Maren Morris has thrown her support behind fellow country-music star Adam Mac, who said music festival organizers quizzed him about promoting homosexuality.
Mac, who is gay, was set to headline the Logan County Tobacco and Heritage Festival Grand Finale concert on October 14 in Kentucky. However, he pulled out of the show after receiving a call from one of its organizers.
“This is not the video that I thought I would be making today, but here we are,” Mac began in the clip posted to his social media.
Mac added that the person told him some of the concert’s board members and “some people in town who had questions about what kind of performance I would be putting on.”
“[They] wanted to ensure that I would not be promoting homosexuality or sexuality in a family-friendly environment – I don’t really know what they expected I was gonna do other than just come and put on a hell of a show like we do,” Mac said.
Newsweek contacted the Logan County Tobacco and Heritage Festival by email for comment.
Mac said the person on the phone said people were very upset that a gay person was headlining the festival and threatened to protest at the show.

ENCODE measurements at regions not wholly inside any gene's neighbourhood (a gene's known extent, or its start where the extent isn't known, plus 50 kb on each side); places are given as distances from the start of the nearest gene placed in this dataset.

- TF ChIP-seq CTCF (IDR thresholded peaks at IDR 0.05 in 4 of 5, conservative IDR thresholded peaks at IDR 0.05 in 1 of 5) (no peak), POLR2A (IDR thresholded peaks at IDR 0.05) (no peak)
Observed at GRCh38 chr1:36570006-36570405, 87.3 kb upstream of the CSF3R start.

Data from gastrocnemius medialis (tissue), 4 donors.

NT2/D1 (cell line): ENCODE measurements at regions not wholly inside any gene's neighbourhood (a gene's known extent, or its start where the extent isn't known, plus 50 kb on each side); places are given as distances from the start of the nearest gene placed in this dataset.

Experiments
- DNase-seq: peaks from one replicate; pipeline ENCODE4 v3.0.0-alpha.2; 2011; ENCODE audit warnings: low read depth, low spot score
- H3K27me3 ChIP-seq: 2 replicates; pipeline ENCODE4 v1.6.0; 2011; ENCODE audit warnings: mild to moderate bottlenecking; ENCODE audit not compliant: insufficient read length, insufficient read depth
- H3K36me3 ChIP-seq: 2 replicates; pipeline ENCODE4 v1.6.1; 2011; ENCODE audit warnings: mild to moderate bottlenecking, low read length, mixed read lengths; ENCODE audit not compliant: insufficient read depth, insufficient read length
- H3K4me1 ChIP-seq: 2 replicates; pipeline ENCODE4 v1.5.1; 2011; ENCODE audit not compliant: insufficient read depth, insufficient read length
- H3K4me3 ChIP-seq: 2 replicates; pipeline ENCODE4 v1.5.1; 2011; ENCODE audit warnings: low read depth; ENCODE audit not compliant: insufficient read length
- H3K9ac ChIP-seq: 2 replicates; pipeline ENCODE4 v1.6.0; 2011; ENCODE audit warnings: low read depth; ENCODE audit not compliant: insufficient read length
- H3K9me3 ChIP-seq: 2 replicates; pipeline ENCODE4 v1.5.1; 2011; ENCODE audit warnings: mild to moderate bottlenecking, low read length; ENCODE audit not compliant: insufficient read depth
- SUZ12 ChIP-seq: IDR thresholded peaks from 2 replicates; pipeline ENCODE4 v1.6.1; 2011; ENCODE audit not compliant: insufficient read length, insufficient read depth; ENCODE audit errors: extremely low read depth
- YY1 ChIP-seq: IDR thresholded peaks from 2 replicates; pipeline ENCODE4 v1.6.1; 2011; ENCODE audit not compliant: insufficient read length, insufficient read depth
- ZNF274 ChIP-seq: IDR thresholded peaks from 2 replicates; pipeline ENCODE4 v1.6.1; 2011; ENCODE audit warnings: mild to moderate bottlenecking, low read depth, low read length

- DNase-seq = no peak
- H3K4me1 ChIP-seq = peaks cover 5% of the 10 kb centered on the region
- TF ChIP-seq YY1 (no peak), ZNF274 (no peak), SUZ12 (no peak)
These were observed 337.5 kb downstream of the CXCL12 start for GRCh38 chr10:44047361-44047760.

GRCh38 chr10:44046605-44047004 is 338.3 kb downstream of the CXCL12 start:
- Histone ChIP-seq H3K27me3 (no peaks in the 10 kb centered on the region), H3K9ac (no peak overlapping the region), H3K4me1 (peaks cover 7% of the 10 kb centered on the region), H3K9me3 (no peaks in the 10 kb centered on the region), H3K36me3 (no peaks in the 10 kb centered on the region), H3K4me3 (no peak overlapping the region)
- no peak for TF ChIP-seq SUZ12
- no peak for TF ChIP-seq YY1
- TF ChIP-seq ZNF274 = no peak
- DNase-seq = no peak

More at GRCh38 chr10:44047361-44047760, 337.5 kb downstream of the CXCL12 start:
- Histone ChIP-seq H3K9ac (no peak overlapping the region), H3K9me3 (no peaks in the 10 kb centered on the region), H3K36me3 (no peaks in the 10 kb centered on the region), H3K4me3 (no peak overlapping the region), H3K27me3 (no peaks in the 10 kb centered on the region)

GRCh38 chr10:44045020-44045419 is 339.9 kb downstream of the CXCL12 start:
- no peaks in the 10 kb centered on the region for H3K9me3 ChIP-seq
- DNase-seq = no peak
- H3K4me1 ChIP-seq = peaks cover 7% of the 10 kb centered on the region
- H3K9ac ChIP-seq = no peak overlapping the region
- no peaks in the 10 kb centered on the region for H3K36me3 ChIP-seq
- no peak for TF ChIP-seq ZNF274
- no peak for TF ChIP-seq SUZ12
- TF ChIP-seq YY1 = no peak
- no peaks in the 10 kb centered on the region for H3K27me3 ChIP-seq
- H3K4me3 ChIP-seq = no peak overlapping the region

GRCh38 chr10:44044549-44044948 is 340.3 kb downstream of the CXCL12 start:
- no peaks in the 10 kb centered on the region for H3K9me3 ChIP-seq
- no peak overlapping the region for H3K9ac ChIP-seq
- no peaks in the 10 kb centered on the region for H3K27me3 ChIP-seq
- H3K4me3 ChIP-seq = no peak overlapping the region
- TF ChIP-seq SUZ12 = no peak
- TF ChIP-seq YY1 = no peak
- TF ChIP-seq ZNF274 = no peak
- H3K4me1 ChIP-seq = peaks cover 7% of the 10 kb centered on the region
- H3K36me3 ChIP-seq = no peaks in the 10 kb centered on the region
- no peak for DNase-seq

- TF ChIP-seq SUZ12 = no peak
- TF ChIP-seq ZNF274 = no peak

Mac described the threats as disheartening and, even though he didn’t want to disappoint “the people who need to see me most there in that space” nor “cave and let those [critics] win”, he canceled his appearance at the festival.
A number of country-music artists sent messages of support, including LGBTQ+ supporters Kelsea Ballerini and Morris.
“You are loved. I’m sorry this happened but glad you’re sharing it here,” Morris wrote on Mac’s video.
Morris has long been an active ally of the LGBTQ+ community. She even had a public spat with Jason Aldean’s wife, Brittany Aldean, over comments the latter made about transgender children.
Morris also recently announced she would be moving away from country music due to its role in America’s culture wars. She released the songs “The Tree” and “Get the Hell Out of Here” on September 15 and addressed her decision.
“These two songs are incredibly key to my next step because they express a very righteously angry and liberating phase of my life these last couple of years, but also how my navigation is finally pointing towards the future, whatever that may be or sound like,” Morris said in a statement to coincide with the release of the new songs.
“Honoring where I’ve been and what I’ve achieved in country music, but also freely moving forward,” she added.
Morris later elaborated on her thoughts, saying, “I thought I’d like to burn it to the ground and start over, but it’s burning itself down without my help,” she said in an interview with the Los Angeles Times.
“After the Trump years, people’s biases were on full display,” Morris said. “It just revealed who people really were and that they were proud to be misogynistic and racist and homophobic and transphobic. All these things were being celebrated, and it was weirdly dovetailing with this hyper-masculine branch of country music. I call it butt rock.”